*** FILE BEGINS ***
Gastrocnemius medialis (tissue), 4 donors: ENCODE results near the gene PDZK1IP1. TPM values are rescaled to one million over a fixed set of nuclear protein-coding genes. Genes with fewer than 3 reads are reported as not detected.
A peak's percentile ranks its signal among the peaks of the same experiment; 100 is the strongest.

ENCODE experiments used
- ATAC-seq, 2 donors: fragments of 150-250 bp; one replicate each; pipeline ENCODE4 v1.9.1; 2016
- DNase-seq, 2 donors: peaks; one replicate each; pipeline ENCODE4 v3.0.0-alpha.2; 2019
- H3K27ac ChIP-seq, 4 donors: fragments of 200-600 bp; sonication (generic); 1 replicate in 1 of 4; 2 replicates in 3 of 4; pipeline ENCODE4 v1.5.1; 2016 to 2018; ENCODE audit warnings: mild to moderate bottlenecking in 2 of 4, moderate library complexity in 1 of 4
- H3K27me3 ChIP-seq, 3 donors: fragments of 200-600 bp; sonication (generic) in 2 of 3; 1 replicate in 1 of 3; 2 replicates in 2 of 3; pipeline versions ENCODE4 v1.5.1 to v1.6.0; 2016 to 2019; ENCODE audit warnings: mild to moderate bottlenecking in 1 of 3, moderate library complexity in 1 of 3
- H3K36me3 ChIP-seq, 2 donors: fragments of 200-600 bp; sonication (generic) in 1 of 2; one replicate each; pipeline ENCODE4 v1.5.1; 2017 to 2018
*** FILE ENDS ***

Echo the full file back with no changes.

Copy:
Gastrocnemius medialis (tissue), 4 donors: ENCODE results near the gene PDZK1IP1. TPM values are rescaled to one million over a fixed set of nuclear protein-coding genes. Genes with fewer than 3 reads are reported as not detected.
A peak's percentile ranks its signal among the peaks of the same experiment; 100 is the strongest.

ENCODE experiments used
- ATAC-seq, 2 donors: fragments of 150-250 bp; one replicate each; pipeline ENCODE4 v1.9.1; 2016
- DNase-seq, 2 donors: peaks; one replicate each; pipeline ENCODE4 v3.0.0-alpha.2; 2019
- H3K27ac ChIP-seq, 4 donors: fragments of 200-600 bp; sonication (generic); 1 replicate in 1 of 4; 2 replicates in 3 of 4; pipeline ENCODE4 v1.5.1; 2016 to 2018; ENCODE audit warnings: mild to moderate bottlenecking in 2 of 4, moderate library complexity in 1 of 4
- H3K27me3 ChIP-seq, 3 donors: fragments of 200-600 bp; sonication (generic) in 2 of 3; 1 replicate in 1 of 3; 2 replicates in 2 of 3; pipeline versions ENCODE4 v1.5.1 to v1.6.0; 2016 to 2019; ENCODE audit warnings: mild to moderate bottlenecking in 1 of 3, moderate library complexity in 1 of 3
- H3K36me3 ChIP-seq, 2 donors: fragments of 200-600 bp; sonication (generic) in 1 of 2; one replicate each; pipeline ENCODE4 v1.5.1; 2017 to 2018